Scientists have released the first published scientific results from July's historic flyby of Pluto and its moons, highlighting new discoveries and the new mysteries that have arisen with those discoveries.
A new paper published in Science today by the New Horizons team, led by principal investigator Alan Stern, summarizes what scientists have learned from data collected by the New Horizons spacecraft during the first-ever flyby of the dwarf planet and its moons on July 14.
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Here are 3 mysteries they highlight.
What's reshaping Pluto's surface?
Pluto's surface is covered in a range of features from mountains to plains, and different kinds of ice that range from bright and shiny to very dark red in colour.
Some areas appear to be shaped by glaciers and by ice that vapourizes in some areas and redeposits in others, especially on the plains near the planet's equator.
The formation of mountains and other geological reshaping seems to have happened recently, puzzling researchers.
"This raises questions of how such processes were powered so long after the formation of the Pluto system," they wrote.
They note that on most other icy bodies in the solar system – mostly moons — that kind of reshaping is powered by tides that make certain regions bulge and create heat from friction during the motion.
"But these are not a viable heat source today for Pluto or Charon," the researchers added.
What's that dark spot on Charon's north pole?
Pluto's largest moon, Charon, is mostly pale-coloured, but there's "puzzling dark terrain" on its north pole.
One possible explanation scientists have come up with is that during colder times, gases deposit there, then radiation chemically transforms them into coloured compounds called tholins that are heavier and less likely to vaporize during warmer times.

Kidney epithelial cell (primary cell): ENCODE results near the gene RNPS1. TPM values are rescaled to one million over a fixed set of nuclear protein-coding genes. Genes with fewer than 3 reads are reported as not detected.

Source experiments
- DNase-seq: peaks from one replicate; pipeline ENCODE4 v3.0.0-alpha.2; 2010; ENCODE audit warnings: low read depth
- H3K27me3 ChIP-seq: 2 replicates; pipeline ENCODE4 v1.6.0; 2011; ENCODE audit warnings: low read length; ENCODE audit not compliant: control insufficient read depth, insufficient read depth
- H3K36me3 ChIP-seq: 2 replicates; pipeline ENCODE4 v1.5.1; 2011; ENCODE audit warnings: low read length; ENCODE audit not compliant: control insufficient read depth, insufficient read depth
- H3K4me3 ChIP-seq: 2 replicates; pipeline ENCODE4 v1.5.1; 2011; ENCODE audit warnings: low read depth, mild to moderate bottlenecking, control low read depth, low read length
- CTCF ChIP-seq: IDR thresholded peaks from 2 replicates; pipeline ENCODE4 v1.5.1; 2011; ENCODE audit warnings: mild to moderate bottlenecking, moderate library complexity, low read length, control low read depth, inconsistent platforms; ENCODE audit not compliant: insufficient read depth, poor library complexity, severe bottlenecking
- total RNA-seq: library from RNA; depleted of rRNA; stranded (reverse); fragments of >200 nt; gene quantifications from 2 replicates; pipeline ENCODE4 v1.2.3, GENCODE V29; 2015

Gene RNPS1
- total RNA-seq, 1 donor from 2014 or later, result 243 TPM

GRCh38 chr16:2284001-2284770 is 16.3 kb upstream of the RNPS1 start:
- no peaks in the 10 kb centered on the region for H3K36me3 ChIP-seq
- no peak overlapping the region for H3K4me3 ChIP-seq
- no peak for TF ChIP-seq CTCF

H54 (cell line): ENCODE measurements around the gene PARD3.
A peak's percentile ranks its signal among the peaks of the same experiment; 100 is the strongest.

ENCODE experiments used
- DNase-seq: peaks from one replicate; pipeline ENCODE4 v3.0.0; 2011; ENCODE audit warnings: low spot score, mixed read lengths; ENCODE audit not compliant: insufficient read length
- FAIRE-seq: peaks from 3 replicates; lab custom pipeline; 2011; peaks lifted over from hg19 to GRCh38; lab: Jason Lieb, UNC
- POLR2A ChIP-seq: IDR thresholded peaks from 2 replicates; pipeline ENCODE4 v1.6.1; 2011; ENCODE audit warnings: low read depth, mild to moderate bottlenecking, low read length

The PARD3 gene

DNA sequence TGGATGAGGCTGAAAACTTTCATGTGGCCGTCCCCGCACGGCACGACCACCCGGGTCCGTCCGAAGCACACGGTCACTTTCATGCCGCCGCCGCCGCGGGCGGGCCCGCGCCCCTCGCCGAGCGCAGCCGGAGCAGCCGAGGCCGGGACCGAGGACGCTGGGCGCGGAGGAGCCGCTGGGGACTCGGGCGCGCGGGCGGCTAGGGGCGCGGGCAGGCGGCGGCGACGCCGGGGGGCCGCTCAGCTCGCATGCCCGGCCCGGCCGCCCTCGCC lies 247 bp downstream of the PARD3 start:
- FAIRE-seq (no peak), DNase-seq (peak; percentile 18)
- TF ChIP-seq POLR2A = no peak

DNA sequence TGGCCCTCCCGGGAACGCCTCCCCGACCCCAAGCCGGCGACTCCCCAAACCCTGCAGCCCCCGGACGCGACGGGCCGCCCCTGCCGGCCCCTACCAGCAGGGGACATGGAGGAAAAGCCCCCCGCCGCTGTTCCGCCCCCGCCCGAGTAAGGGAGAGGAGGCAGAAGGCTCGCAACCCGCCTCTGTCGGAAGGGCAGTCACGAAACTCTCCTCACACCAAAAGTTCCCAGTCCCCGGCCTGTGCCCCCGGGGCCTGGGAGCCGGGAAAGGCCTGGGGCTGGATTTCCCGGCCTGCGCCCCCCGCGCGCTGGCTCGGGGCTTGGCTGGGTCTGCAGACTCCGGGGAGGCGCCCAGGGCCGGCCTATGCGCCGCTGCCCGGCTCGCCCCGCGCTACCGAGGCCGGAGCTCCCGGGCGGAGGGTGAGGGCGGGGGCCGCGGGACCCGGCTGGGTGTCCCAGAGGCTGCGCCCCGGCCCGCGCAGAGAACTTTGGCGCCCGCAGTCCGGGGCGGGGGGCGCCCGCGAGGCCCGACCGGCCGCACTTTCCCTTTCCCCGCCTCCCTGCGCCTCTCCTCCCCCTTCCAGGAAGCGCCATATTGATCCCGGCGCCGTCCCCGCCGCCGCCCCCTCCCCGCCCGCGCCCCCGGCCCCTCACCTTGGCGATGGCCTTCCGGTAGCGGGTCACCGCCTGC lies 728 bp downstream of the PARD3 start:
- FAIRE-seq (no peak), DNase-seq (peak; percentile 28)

Why are Nix and Hydra so bright and shiny?
Measurements show that two of Pluto's moons, Nix and Hydra, are covered by the ice we're most familiar with – frozen water.
That ice is unexpectedly clean and bright.
"How such bright surfaces can be maintained on Nix and Hydra over billions of years is puzzling," the researchers wrote.
Billions of years of radiation and impacts from darker material such a meteorites should have made them turn darker and redder over time.
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Another interesting discovery made by New Horizons but not mentioned in the new paper is that unlike Earth's moon – and likely most if not all other moons in the solar system – Nix and Hydra don't always face the same side toward Pluto.
"We now believe Nix and Hydra are spinning really fast and rotating in an odd way, and may be the only regular moons, meaning satellites that are near their host planets, which do not always point the same face toward their primary body," said Douglas Hamilton, a University of Maryland researcher who co-authored the new Science paper, in a statement.
That may be because of Pluto's largest moon Charon, which doesn't just orbit Pluto, but also has Pluto in its orbit, as a kind of "binary planet" system.
"It's possible that Nix and Hydra can't focus on locking one face toward Pluto because Charon keeps sweeping past and stirring things up."
New Horizons is still in the process of sending data from its flyby back to Earth, a process that will take nearly another year.